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Global Public GoodsInternational Cooperation in the 21st Century$
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Inge Kaul, Isabelle Grunberg, and Marc Stern

Print publication date: 1999

Print ISBN-13: 9780195130522

Published to Oxford Scholarship Online: November 2003

DOI: 10.1093/0195130529.001.0001

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Peace and Security

Peace and Security

Chapter:
(p.364) Peace and Security
Source:
Global Public Goods
Author(s):

David A. Hamburg

Jane E. Holl

Ruben P. Mendez

Publisher:
Oxford University Press
DOI:10.1093/0195130529.003.0018

In the literature of public economics, defense has traditionally been held up as a pure public good in the domestic sphere. But there are problems with this formalistic approach, even more so at the international level. In contrast, peace meets the substantive (i.e., welfare) as well as formal criteria of a public good. The chapter focuses on the political and institutional aspects of peace, and the structures required at the level of the international system. Reviewing the historical record as well as the situation since the end of the Cold War, Mendez contrasts three models of international order: collective security, balance of power and hegemony. He argues that only collective security fully takes into account the public good nature of international peace, and that such a system is the most effective in the long run. International organizations such as the U.N. and regional bodies have key roles to play in such a system.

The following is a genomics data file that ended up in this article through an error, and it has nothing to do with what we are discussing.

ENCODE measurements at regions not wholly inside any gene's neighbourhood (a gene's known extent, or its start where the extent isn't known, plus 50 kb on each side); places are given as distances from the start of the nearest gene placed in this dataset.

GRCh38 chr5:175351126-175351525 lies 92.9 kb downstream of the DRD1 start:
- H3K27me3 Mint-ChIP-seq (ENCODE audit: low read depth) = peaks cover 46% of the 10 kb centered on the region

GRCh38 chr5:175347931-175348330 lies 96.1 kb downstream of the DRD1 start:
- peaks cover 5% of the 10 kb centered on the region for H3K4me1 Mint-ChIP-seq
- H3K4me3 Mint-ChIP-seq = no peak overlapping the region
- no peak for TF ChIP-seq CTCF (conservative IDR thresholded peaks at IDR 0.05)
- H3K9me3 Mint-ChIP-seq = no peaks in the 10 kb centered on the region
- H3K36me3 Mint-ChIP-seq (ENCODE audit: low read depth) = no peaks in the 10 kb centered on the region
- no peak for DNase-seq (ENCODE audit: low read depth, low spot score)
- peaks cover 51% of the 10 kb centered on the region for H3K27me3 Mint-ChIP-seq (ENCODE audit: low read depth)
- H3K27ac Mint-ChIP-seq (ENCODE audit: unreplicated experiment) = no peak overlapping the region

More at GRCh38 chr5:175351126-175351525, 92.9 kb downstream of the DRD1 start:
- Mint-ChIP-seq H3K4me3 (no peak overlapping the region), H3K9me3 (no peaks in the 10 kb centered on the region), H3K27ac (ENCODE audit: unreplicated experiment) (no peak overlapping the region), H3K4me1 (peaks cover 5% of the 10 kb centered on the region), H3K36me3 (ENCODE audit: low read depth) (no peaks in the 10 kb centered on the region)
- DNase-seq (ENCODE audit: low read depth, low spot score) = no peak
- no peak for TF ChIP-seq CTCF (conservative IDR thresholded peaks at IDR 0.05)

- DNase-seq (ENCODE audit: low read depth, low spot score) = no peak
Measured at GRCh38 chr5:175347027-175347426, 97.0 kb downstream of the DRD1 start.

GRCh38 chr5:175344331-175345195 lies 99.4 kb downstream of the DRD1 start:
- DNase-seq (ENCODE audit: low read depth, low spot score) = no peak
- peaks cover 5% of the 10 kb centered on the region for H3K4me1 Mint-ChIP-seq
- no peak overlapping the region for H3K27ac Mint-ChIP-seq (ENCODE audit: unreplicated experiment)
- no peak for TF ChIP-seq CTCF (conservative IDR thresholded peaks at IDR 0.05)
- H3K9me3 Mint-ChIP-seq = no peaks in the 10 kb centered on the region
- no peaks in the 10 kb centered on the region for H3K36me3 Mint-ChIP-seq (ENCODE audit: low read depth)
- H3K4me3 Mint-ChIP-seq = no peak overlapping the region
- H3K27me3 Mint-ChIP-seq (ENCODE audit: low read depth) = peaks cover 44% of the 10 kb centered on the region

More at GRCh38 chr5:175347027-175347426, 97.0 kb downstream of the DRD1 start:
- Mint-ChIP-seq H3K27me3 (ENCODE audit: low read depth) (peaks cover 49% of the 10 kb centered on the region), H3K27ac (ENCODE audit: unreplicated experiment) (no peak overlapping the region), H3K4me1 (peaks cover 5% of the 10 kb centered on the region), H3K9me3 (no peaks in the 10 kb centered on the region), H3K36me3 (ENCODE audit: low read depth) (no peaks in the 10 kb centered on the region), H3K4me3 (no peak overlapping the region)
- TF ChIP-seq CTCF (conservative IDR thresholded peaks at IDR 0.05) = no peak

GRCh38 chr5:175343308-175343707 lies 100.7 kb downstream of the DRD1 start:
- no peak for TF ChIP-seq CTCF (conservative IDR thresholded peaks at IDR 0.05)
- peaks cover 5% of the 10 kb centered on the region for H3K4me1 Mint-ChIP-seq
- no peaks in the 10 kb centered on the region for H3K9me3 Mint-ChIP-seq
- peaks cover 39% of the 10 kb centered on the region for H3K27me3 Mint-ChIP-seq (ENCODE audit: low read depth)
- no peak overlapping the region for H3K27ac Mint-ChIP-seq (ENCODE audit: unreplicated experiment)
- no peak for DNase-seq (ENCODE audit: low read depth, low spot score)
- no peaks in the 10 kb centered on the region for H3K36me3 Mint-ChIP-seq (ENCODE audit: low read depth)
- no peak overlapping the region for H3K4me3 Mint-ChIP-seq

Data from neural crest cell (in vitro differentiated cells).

Keywords:   defense, global public goods, international organizations, peace, public goods, security, United Nations

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